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The TCP/IP Guide

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Table Of Contents  The TCP/IP Guide
 9  TCP/IP Lower-Layer (Interface, Internet and Transport) Protocols (OSI Layers 2, 3 and 4)
      9  TCP/IP Network Interface Layer (OSI Data Link Layer) Protocols
           9  TCP/IP Serial Line Internet Protocol (SLIP) and Point-to-Point Protocol (PPP)
                9  Point-to-Point Protocol (PPP)
                     9  PPP Core Protocols: Link Control, Network Control and Authentication

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PPP Network Control Protocols (IPCP, IPXCP, NBFCP and others)
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PPP Feature Protocols
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PPP Authentication Protocols: Password Authentication Protocol (PAP) and Challenge Handshake Authentication Protocol (CHAP)
(Page 2 of 3)

Password Authentication Protocol (PAP).

PAP is a very straight-forward authentication scheme, consisting of only two basic steps, as shown in Figure 29:

  1. Authentication Request: The initiating device sends an Authenticate-Request message that contains a name and a password.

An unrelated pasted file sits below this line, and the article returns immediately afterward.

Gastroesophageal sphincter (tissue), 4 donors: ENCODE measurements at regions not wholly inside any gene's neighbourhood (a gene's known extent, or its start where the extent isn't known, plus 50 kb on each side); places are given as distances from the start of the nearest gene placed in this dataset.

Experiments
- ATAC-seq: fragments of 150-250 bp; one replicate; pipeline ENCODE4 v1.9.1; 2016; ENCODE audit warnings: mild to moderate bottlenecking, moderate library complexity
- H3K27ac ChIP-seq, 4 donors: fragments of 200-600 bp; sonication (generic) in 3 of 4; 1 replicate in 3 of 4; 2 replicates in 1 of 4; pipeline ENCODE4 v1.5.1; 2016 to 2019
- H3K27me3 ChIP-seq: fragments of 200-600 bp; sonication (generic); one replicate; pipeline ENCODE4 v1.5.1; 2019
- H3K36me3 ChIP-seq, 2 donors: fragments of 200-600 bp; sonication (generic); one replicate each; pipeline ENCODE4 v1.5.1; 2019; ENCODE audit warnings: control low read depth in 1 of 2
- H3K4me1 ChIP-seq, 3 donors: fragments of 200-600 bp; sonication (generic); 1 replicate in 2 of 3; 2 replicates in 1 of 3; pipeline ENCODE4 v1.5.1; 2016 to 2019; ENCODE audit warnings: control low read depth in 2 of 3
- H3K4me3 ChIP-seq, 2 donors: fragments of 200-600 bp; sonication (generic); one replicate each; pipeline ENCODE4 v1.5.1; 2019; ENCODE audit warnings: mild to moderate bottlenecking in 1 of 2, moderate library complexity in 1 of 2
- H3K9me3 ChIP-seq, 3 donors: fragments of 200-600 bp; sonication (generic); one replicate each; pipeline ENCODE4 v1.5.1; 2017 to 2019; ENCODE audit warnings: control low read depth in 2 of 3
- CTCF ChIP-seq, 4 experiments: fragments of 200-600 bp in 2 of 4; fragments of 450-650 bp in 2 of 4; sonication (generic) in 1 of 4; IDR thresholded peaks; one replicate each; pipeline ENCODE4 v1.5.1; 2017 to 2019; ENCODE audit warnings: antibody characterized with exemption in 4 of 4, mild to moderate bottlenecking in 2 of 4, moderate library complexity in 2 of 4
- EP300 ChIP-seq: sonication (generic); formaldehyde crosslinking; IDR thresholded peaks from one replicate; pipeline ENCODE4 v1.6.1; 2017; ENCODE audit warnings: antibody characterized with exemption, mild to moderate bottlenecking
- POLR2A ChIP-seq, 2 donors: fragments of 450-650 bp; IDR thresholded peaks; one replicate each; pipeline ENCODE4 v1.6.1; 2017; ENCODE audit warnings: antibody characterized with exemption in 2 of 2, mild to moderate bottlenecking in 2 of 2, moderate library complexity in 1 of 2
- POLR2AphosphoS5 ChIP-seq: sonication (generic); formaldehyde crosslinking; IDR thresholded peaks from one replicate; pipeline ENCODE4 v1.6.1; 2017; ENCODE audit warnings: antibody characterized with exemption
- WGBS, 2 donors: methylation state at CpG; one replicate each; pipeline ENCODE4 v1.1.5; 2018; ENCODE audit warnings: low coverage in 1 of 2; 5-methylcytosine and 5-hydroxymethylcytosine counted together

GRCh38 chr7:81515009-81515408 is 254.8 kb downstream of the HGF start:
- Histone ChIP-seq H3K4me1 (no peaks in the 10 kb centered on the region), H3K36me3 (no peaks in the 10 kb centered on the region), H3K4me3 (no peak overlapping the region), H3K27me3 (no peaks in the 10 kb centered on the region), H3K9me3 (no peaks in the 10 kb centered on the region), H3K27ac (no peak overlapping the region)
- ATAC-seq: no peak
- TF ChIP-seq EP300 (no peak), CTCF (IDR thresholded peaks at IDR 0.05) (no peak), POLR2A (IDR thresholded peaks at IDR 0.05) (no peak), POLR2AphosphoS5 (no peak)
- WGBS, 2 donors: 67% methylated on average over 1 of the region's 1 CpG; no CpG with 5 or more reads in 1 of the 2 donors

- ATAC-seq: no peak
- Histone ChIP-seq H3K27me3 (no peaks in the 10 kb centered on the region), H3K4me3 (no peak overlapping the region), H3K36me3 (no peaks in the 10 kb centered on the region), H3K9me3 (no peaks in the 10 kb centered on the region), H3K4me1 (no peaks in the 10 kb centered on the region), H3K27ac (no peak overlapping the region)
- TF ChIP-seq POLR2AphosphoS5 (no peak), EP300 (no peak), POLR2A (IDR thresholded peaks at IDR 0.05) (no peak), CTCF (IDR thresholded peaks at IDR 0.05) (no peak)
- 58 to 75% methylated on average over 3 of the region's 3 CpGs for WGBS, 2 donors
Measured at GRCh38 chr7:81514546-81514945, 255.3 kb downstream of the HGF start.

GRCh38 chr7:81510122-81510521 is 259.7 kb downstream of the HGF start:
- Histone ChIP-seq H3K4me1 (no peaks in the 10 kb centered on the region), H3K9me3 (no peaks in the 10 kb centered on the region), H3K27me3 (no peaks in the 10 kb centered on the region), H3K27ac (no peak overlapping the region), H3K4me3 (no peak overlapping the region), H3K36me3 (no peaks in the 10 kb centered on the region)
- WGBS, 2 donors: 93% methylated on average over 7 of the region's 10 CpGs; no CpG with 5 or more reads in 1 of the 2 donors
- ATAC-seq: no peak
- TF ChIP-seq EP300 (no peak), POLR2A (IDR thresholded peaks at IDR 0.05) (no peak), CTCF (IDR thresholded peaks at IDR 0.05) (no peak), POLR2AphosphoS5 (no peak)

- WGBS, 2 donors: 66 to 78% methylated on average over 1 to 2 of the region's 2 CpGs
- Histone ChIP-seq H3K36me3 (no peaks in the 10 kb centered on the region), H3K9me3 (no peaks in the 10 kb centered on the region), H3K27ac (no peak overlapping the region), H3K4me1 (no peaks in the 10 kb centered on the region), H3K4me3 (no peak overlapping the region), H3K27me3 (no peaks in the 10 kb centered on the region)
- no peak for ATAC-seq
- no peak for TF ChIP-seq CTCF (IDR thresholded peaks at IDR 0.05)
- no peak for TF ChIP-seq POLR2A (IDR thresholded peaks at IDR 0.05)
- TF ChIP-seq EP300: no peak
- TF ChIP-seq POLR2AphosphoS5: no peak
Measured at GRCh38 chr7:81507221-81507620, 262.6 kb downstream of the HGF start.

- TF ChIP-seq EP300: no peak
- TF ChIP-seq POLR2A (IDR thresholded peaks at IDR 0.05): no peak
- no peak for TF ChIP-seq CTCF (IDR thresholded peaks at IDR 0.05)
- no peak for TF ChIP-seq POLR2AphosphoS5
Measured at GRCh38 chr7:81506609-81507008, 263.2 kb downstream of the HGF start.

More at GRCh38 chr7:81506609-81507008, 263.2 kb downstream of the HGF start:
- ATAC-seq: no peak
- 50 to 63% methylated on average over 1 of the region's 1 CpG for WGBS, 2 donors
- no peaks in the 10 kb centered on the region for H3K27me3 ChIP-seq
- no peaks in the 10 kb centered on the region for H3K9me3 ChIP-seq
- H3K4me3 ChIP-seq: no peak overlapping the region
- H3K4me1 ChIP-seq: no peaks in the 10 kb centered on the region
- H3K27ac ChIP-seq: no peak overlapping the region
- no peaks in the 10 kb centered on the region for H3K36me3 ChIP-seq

2. Authentication Reply: The responding device looks at the name and password and decides whether to accept the initiating device and continue in setting up the link. If so, it sends back an Authenticate-Ack. Otherwise, it sends an Authenticate-Nak.

    Figure 29: PPP Password Authentication Protocol (PAP) Authentication

    PAP works using a simple exchange of a request containing name and password information, and a reply indicating whether or not authentication was successful.

     


Simple. Now, remember what Einstein said about simplicity? PAP is another example of something that is just too simple for its own good. Chief amongst its flaws is that it transmits the user name and password in clear text across the link. This is a big “no-no” in security protocols, as it means any eavesdropper can get the password and use it in the future. PAP also provides no protection against various security attacks. For example, an unauthorized user could simply try different passwords indefinitely and hope he or she eventually found one that worked. PAP also puts control of the authentication squarely on the shoulders of the initiating device (usually a client machine) which is not considered desirable.


Previous Topic/Section
PPP Network Control Protocols (IPCP, IPXCP, NBFCP and others)
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2
3
Next Page
PPP Feature Protocols
Next Topic/Section

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Version 3.0 - Version Date: September 20, 2005

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